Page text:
Image via Fresno State
Written by The Business Journal Staff
Due to a documentation shortfall, Fresno State has announced the loss of its School of Nursing’s accreditation for its master’s program.
Dr. Jody Hironaka-Juteau, dean of the College of Health and Human Services at Fresno State, said the revocation was the result of failing to satisfy certain documentation requirements of the Commission of Collegiate Nursing Education (CCNE). CCNE’s decision, announced on June 5, does not affect any graduates of the master’s program, including those received degrees in May 2019, or any other accredited programs in the School of Nursing
The master’s program typically enrolls 20 to 30 students per year. It has been accredited since 1968 and has produced 1,500 graduates. Meanwhile, Hironaka-Juteau said she believes the School of Nursing can meet CCNE’s requirements for a full restoration of accreditation, eliminating any effects on the 23 students currently enrolled in the two-year master’s program.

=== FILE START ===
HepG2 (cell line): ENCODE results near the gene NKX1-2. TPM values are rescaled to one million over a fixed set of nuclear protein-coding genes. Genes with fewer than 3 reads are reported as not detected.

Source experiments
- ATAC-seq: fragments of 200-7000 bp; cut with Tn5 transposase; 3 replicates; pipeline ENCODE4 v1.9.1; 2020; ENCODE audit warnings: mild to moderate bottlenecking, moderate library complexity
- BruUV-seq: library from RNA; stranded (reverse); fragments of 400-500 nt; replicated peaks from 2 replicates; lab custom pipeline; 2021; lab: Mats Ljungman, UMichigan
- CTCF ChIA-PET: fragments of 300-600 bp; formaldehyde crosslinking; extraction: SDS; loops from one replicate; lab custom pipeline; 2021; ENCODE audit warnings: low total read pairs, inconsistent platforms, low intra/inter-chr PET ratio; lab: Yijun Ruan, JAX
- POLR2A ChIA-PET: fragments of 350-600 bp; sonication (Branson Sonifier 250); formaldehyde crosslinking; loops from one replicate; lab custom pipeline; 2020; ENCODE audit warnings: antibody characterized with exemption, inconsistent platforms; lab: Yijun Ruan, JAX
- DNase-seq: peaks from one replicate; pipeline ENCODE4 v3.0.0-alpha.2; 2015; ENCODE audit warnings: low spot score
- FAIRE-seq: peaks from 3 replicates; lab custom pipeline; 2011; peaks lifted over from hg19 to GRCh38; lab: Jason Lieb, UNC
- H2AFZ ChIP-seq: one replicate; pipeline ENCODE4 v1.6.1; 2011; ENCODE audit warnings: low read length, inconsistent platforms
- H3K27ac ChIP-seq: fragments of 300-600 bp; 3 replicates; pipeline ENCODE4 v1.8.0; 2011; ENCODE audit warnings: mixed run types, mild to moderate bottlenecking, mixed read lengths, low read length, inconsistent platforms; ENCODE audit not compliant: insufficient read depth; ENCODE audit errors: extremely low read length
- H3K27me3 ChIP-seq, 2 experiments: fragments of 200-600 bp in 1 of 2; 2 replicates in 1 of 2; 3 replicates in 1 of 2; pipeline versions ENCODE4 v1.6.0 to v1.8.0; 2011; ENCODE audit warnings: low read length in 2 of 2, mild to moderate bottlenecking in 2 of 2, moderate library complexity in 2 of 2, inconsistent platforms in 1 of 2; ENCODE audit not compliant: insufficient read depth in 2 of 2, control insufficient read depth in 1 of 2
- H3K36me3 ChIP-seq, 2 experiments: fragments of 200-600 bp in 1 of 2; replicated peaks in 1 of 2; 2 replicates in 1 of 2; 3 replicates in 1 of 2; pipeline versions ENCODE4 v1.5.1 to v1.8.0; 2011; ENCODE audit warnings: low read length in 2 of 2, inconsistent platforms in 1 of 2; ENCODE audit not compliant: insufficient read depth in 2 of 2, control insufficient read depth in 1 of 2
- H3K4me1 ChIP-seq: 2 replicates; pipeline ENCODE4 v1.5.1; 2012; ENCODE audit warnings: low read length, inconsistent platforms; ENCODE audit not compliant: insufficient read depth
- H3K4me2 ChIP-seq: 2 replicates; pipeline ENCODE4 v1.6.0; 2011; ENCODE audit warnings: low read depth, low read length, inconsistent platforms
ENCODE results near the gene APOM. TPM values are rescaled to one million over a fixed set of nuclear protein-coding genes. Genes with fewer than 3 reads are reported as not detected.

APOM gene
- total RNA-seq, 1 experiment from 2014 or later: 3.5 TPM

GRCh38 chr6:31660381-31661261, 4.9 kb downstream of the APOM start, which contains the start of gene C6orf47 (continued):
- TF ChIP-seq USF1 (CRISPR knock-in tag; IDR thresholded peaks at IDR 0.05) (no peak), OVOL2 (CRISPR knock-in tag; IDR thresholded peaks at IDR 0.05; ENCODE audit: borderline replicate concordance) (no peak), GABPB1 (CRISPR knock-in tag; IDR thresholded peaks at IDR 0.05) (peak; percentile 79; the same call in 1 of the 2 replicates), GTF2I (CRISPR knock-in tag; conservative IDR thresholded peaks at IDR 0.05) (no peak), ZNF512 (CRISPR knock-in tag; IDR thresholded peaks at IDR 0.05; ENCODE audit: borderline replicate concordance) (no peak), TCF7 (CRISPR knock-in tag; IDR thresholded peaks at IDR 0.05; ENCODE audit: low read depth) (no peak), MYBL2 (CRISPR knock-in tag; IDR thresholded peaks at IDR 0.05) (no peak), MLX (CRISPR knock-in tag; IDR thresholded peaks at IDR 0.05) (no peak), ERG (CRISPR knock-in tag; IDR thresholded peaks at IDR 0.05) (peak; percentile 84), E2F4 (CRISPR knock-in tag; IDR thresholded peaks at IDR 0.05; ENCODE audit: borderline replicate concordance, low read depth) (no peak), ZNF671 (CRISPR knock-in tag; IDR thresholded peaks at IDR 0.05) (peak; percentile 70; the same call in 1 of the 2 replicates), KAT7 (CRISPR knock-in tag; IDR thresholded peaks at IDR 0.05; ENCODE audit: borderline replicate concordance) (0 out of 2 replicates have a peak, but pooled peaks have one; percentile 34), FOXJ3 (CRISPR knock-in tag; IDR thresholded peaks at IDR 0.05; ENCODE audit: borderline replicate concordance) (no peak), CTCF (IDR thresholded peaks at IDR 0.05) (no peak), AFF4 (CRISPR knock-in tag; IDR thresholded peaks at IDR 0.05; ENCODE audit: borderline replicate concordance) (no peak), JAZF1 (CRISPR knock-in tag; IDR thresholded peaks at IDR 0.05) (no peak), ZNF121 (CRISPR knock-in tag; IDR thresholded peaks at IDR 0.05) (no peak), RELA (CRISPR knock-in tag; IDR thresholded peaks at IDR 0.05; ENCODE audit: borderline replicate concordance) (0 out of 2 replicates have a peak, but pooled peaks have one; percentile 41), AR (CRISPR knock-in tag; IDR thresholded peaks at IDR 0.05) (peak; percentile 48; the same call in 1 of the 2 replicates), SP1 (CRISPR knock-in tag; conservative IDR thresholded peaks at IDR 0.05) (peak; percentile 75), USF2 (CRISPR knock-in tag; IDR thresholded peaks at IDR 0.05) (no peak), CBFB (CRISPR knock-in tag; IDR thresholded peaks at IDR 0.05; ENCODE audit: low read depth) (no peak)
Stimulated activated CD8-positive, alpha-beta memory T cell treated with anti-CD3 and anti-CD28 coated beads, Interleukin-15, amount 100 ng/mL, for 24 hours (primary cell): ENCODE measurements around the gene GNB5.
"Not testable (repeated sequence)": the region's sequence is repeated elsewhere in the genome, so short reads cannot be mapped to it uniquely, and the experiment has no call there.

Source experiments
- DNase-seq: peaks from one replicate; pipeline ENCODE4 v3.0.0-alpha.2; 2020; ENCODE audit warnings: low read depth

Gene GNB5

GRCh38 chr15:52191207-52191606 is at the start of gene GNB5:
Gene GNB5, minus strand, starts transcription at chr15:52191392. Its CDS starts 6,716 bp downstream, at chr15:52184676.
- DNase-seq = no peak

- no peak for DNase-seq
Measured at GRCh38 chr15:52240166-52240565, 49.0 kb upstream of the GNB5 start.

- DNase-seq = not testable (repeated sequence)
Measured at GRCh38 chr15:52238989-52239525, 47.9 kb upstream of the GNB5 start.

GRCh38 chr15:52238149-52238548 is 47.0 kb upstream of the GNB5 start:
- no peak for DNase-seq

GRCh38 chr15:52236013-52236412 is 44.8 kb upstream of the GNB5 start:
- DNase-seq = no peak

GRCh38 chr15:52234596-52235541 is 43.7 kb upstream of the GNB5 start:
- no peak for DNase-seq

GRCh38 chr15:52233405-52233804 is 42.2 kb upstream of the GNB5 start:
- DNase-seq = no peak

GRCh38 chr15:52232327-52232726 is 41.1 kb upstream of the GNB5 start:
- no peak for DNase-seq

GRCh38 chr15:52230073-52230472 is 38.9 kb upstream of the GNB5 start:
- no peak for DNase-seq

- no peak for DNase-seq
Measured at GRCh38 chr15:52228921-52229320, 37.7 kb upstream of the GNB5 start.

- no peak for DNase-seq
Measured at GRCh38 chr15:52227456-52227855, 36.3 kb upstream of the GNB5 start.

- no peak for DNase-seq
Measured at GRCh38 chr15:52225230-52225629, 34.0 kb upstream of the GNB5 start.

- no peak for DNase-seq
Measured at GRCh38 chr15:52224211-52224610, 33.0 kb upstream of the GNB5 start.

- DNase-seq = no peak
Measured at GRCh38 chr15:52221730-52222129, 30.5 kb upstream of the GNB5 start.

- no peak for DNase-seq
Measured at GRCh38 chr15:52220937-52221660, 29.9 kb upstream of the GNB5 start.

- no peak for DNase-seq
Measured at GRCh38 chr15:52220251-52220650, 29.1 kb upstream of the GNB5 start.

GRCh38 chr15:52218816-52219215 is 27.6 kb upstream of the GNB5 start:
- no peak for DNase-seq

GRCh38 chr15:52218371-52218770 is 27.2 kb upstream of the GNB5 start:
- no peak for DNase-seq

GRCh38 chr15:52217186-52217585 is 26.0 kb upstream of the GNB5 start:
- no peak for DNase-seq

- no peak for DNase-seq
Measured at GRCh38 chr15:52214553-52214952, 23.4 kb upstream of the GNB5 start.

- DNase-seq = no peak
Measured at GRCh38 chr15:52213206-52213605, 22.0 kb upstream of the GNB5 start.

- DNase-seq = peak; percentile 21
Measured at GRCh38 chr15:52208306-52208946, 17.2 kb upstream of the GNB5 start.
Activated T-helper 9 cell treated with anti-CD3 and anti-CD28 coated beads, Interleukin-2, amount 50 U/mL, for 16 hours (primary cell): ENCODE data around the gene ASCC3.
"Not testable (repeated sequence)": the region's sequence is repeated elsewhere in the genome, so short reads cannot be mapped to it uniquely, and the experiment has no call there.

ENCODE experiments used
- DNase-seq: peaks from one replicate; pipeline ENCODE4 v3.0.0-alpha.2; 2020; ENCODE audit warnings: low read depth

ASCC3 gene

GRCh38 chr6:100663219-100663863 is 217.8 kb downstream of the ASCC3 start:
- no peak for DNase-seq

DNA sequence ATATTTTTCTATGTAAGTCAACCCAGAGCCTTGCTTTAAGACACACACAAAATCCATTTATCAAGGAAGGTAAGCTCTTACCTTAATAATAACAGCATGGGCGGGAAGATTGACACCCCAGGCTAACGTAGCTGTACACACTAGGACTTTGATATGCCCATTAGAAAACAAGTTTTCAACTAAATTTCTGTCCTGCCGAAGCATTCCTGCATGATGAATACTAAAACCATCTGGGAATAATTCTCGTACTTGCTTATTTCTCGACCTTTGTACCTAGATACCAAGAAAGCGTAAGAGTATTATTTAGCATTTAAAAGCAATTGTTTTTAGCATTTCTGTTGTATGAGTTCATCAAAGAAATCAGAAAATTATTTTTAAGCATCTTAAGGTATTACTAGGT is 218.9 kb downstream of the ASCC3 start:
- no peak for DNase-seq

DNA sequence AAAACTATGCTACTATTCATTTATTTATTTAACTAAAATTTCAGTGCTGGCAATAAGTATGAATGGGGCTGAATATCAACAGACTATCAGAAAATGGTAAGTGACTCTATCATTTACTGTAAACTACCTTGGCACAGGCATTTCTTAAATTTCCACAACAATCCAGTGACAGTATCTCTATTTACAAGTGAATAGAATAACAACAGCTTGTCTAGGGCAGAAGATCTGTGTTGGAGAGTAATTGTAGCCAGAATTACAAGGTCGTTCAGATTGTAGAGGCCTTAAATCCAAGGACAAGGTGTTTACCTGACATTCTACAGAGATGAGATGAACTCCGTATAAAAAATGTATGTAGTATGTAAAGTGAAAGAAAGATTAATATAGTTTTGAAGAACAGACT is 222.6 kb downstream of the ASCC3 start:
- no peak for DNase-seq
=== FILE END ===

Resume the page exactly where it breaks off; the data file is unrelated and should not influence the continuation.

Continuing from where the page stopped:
“We did not expect the commission to take this action, and we regret the temporary uncertainty this issue has created for our students,” Hironaka-Juteau said. “We are moving swiftly to restore accreditation to the nursing master’s program and we are committed to minimizing any potential impact on our 23 currently enrolled students.”
CCNE determined that the master’s degree program failed to adequately document or provide adequate supporting data of its methods for assessing and evaluating student outcomes, curriculum, clinical experiences, faculty performance and overall program goals. In some instances, the accredited body noted that Fresno State had plans and policies in place to address such issues, but failed to adequately document that it had implemented its policies or plans.
To expedite a resolution, Fresno State has arranged for CCNE to review the master’s nursing program during a visit in September to consider reinstating the master’s program accreditation. If reinstated, it would be retroactive to the time of the visit, resulting in no net impact to the students currently enrolled. Fresno State will be notified of CCNE’s accreditation decision next spring.
“The educational quality of the nursing master’s program is exemplary, as evidenced by our graduates’ success in their profession at medical institutions throughout the San Joaquin Valley and beyond,” said Dr. Robert Harper, interim provost at Fresno State. “The loss of accreditation resulted because we didn’t sufficiently document our procedures and results to the accrediting body’s satisfaction.”